The Nature of What We Are

Life bores deep holes in us
in hopes the nature of what we are
might sink into us….
—Jim Harrison

There is a truth found in running long miles each morning. There is a realization that comes at the end of the first-half of the run that however tired, however hard the wind blows, however hot or cold I may be, the only way home is to keep running…or to walk.


Pelicans in Flight: Mississippi River, La Crosse, WI


There is an acceptance that occurs in the last mile-and-a-half when the run itself is forgotten and the mind, freed of the struggle of commitment, is washed clean of worry or care. Time is eclipsed in the rhythm of steps laid upon gravel or pavement — in the intake and exhale of breath — in the repetition of doing. I understand in that moment that I am able. I understand no more or no less. I understand only that I am able, and I could go on running forever.

In the rhythm of life, in the rhythm of my breath, I could continue forever. I am able.



It is man’s folly, as it is perhaps a sign of his spiritual aspirations, that he is forever scrutinizing and redefining himself.
—Loren Eiseley

There is truth found in long hikes in the early evening. There is a realization that comes at the end of the day that however stressed, however little I have achieved by my efforts, however tired or discouraged I am, my only choice is to continue.


Hiking in Early June


There is an acceptance that occurs in the last stretch of the hike — as I head down the hill, or cross the river, or trek across the field – and in that moment, the hike is forgotten and my mind, freed of expectation, notices not my inner thoughts but the columbine flowering in the underbrush, sweet peas blossoming at the trail’s edge, dragonflies resting in the grass. Time is eclipsed by the life occurring around me, and I understand that just as winter gives itself to spring and spring to summer, I will continue. I, too, am able.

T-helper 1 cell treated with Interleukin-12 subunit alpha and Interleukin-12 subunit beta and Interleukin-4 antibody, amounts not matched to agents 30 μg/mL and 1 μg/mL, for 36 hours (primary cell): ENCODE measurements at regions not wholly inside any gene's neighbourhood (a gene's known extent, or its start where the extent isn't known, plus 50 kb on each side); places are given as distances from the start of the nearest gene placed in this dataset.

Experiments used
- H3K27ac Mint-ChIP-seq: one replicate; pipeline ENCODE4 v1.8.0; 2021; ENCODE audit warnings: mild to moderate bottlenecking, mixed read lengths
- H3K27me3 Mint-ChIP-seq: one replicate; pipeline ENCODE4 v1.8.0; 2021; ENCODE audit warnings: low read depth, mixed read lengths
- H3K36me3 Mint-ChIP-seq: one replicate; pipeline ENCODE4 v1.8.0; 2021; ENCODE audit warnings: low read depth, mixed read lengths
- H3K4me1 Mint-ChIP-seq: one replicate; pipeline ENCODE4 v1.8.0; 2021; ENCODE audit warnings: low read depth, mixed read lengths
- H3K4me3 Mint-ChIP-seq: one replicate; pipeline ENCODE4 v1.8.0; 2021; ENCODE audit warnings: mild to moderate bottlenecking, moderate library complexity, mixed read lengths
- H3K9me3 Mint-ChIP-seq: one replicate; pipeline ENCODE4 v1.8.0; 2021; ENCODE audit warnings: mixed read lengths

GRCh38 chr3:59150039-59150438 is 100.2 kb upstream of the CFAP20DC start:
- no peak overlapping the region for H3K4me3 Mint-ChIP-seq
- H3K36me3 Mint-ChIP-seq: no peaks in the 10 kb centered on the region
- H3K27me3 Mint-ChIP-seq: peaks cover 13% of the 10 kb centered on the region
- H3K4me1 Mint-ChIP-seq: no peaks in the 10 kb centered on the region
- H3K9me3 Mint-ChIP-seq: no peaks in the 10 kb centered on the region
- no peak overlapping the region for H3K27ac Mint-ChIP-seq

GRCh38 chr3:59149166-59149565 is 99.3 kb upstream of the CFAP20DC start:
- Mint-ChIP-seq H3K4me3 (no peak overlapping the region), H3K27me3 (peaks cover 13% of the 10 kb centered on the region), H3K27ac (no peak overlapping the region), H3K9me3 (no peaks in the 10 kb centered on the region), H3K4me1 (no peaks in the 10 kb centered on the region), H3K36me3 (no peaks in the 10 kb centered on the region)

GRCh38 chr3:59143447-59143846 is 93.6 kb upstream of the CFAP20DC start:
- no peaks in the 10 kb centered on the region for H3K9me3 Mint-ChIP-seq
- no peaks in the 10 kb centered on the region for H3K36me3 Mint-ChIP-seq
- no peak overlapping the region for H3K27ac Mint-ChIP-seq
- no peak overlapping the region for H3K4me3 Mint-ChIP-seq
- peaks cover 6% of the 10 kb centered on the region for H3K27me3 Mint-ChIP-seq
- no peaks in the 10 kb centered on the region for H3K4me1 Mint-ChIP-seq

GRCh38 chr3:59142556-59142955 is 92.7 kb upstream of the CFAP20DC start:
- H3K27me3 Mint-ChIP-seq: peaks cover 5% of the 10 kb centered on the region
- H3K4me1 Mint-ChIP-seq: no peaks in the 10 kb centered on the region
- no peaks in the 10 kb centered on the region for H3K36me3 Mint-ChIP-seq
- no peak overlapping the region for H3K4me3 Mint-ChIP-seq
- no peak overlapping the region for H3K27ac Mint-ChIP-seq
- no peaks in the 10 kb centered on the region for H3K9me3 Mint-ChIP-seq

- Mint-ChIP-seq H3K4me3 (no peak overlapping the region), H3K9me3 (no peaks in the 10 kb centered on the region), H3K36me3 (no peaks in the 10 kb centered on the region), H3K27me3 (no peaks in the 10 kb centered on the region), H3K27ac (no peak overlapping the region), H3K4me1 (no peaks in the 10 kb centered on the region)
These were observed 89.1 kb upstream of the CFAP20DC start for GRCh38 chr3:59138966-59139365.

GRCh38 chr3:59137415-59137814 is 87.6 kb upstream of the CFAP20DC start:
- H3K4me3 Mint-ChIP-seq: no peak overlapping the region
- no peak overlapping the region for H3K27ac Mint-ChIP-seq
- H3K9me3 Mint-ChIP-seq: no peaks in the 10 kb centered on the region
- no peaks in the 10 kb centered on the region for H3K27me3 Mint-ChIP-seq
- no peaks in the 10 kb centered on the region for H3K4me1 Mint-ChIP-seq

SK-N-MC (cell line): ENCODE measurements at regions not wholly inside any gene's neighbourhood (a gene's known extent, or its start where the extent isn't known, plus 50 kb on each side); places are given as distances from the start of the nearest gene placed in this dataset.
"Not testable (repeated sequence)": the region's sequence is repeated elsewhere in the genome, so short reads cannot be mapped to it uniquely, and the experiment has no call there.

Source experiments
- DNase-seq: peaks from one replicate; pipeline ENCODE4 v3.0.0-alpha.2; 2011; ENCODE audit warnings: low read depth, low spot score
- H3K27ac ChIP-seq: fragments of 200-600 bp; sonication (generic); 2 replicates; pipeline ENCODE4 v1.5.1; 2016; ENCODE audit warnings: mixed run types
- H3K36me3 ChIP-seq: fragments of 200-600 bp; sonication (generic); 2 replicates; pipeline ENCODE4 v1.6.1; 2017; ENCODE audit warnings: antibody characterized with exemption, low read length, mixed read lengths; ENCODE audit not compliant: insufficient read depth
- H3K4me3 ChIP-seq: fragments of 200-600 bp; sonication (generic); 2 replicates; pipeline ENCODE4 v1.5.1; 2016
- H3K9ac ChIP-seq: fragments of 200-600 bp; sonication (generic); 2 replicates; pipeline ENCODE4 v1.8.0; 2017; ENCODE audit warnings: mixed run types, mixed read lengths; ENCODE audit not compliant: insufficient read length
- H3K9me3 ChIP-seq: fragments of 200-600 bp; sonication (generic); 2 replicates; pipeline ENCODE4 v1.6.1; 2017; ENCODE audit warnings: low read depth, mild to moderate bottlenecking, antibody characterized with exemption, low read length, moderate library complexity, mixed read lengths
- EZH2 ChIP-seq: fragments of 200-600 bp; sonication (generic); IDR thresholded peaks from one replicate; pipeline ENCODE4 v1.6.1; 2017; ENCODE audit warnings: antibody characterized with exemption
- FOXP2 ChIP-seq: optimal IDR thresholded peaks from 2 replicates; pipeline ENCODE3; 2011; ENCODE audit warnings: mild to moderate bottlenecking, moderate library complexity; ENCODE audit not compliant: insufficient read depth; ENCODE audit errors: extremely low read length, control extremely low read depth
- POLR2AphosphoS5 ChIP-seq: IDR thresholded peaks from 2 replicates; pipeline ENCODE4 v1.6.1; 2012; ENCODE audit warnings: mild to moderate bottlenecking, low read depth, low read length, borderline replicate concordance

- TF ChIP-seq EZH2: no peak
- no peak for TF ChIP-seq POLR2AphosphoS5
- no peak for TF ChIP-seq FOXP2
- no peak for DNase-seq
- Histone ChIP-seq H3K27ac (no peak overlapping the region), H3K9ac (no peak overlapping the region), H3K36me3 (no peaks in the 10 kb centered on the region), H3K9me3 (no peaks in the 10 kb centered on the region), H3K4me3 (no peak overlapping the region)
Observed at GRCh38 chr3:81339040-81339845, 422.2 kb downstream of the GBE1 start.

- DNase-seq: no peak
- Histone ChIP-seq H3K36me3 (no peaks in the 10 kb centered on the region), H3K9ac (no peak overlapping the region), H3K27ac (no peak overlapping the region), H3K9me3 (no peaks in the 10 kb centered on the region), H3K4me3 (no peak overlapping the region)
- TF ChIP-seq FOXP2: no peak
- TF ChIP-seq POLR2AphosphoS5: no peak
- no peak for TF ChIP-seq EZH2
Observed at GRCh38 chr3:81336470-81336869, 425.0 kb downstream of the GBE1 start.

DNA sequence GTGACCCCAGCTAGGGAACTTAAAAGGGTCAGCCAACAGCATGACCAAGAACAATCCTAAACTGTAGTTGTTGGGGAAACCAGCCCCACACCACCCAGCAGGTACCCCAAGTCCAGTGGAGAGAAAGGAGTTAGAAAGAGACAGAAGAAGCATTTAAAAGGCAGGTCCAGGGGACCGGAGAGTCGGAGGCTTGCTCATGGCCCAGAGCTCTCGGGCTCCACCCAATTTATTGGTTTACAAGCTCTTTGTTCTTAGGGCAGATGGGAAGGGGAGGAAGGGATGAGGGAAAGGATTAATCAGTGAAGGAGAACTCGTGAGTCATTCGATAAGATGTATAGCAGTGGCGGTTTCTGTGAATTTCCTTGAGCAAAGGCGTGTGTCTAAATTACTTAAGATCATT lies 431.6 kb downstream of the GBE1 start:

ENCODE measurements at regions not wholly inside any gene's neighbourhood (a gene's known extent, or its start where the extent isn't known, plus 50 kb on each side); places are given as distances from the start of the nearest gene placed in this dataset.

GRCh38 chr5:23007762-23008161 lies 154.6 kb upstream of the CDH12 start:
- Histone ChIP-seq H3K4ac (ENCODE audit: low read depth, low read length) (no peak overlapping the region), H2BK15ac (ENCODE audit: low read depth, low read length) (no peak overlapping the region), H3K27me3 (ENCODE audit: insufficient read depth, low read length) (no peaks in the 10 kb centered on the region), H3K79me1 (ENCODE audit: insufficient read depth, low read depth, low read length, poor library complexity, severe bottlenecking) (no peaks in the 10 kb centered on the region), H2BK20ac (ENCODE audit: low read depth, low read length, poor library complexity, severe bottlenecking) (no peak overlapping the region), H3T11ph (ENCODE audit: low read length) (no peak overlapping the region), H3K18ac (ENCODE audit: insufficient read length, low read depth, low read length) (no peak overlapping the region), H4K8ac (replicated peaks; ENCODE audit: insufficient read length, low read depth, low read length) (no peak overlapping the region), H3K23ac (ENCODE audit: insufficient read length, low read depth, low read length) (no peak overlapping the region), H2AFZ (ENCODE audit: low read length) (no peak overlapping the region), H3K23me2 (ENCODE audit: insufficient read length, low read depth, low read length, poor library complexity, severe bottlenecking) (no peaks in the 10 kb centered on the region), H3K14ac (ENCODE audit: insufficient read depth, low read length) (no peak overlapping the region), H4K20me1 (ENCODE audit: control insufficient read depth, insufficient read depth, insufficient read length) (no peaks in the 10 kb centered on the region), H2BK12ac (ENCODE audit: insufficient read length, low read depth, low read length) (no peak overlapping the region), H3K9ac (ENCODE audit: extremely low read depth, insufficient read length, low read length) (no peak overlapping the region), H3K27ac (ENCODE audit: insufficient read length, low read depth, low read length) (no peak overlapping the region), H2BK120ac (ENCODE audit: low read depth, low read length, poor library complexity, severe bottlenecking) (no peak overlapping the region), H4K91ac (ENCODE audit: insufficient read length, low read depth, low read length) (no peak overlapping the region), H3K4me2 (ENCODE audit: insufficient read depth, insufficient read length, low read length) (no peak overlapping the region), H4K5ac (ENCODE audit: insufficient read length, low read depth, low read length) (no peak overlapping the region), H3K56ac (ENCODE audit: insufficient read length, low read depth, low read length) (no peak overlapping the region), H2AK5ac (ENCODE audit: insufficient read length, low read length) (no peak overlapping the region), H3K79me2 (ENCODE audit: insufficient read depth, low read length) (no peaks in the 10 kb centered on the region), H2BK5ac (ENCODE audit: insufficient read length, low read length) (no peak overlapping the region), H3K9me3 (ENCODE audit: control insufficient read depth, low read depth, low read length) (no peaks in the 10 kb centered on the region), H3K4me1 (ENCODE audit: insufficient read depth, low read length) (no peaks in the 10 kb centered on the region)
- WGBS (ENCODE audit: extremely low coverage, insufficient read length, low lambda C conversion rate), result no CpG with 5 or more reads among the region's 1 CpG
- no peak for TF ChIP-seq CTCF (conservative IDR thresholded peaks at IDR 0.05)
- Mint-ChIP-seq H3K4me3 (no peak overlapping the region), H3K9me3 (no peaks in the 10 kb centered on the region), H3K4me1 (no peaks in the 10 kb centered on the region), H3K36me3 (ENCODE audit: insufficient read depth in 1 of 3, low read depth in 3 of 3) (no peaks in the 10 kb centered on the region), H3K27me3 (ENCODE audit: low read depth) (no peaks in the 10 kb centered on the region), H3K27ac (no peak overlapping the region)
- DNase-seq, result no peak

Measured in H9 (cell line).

Harrison, Jim. “Church.” ­Songs of Unreason, 133. Port Townsend: Copper Canyon Press, 2011.

Eiseley, Loren. “Inner Galaxy.” Collected Essays on Evolution, Nature, and the Cosmos, Vol. 1. Ed. William Cronon, 367. New York: Literary Classics of the United States, 2016.

5 thoughts on “The Nature of What We Are

  1. You capture such awesome images of wildlife and plant life. My favorite is the Spring Woods photo. It’s so mesmerizing and peaceful. Your photos and words left me with an inspiring outlook on life: keep living it, as there is so much to experience. Enjoy summer in Minnesota!

    Liked by 1 person

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